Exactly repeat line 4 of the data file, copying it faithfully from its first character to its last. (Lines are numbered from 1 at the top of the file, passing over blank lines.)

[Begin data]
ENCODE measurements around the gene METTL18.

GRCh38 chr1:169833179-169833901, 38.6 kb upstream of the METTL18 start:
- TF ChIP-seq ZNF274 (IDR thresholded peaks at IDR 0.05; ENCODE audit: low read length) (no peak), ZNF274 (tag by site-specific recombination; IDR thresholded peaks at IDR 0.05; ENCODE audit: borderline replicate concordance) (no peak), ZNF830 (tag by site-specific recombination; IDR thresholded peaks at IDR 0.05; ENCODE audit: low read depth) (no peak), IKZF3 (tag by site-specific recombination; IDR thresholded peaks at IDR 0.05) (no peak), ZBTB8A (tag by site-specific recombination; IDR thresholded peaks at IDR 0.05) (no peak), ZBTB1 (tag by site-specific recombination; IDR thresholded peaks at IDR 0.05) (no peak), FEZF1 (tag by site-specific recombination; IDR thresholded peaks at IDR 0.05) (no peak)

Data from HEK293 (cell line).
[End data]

Data from HEK293 (cell line).